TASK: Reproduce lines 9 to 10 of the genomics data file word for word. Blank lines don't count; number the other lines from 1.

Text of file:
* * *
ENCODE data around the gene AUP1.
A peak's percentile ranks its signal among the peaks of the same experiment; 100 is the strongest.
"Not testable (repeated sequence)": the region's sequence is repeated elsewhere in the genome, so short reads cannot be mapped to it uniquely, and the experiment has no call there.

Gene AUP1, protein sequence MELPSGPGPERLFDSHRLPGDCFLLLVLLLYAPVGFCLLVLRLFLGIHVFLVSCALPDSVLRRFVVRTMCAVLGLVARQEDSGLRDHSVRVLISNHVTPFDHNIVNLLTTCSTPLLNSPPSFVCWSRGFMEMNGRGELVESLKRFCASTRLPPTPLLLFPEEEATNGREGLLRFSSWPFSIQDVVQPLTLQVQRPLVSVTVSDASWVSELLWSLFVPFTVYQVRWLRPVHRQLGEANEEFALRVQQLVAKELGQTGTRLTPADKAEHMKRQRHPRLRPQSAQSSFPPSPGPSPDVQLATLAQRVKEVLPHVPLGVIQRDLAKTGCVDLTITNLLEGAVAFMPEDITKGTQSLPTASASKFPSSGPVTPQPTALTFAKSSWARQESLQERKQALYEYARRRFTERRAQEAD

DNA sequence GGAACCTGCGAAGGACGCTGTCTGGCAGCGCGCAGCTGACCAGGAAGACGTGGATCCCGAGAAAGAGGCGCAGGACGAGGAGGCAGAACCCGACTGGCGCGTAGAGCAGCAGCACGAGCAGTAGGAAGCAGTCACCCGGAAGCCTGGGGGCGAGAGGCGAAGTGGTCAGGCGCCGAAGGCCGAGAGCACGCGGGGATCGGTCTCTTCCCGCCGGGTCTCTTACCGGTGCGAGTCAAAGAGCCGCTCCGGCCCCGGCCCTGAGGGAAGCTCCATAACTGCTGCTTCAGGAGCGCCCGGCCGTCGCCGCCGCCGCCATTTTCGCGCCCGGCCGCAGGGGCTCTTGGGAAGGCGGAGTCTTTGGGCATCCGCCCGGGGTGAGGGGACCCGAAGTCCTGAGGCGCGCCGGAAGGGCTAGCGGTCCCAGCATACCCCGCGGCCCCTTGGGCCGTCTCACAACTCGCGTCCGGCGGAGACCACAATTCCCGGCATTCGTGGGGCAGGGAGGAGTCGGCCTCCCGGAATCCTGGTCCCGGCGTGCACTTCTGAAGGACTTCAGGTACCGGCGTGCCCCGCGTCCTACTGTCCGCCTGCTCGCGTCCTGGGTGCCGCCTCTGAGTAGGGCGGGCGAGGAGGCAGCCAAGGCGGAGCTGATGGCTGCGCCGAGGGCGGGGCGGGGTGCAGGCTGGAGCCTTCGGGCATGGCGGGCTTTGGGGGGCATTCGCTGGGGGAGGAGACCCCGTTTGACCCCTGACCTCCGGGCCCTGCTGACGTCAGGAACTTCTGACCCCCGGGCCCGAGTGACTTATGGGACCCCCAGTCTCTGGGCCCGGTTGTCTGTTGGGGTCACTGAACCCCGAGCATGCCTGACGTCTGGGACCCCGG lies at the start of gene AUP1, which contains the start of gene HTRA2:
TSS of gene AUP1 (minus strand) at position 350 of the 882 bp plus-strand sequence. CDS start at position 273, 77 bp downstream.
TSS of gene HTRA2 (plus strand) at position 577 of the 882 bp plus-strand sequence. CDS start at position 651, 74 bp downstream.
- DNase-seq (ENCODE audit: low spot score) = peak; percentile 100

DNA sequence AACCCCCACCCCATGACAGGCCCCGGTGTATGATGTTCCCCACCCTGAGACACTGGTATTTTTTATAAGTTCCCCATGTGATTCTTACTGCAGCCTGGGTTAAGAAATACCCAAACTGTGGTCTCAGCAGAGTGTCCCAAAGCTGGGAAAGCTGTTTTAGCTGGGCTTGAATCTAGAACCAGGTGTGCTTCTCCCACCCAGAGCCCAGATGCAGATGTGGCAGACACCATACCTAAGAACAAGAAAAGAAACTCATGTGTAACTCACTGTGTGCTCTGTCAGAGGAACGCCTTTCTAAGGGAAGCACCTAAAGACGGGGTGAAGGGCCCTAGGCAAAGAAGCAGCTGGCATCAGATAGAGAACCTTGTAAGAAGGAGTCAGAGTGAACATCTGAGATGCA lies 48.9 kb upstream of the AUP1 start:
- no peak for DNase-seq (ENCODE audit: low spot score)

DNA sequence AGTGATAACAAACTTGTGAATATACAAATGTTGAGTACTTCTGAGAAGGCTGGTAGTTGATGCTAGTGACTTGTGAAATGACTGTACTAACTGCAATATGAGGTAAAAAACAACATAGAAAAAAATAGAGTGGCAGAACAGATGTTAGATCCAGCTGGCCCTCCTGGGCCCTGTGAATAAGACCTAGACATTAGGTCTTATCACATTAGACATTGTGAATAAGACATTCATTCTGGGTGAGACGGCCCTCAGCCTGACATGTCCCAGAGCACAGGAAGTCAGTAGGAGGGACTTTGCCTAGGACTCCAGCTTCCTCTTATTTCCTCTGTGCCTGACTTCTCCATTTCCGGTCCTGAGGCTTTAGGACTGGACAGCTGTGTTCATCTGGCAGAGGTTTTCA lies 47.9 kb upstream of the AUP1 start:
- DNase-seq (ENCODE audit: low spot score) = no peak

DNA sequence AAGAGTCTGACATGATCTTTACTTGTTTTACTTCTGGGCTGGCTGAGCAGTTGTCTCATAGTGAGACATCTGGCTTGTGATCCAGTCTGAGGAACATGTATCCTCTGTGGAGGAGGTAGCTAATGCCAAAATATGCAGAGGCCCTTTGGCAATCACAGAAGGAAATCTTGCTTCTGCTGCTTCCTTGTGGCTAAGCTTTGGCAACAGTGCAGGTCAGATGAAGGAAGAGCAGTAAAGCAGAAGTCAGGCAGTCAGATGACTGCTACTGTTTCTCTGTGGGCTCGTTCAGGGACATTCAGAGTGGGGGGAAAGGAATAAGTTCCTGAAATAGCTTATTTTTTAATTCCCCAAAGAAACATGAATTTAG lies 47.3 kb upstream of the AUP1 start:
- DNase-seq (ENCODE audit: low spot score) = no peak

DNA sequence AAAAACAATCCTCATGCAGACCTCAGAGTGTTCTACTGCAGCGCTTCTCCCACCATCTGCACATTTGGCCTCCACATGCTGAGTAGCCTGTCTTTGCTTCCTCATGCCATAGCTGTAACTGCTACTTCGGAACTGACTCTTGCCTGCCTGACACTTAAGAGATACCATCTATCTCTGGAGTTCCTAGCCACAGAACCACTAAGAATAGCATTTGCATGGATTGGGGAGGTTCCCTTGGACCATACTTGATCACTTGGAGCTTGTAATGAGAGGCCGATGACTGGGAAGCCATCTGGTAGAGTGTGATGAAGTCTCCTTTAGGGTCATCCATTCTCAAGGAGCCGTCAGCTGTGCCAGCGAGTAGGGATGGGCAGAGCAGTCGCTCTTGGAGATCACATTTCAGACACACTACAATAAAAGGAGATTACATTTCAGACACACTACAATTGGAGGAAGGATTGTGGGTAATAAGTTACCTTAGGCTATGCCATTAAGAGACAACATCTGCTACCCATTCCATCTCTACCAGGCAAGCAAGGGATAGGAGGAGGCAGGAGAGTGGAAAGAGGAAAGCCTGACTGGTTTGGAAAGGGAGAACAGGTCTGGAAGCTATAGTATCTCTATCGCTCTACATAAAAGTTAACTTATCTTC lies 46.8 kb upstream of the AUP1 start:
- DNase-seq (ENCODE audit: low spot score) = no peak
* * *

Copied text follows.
DNA sequence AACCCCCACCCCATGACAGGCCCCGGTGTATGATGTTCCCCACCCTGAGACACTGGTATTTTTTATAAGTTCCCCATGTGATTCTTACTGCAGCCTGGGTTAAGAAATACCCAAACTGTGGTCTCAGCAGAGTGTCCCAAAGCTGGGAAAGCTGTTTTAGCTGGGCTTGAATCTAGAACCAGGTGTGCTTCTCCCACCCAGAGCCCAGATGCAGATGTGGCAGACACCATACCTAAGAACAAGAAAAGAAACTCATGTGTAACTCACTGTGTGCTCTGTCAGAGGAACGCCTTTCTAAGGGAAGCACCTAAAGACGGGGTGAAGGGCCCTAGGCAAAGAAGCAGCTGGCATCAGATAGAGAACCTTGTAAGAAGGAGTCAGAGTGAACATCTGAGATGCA lies 48.9 kb upstream of the AUP1 start:
- no peak for DNase-seq (ENCODE audit: low spot score)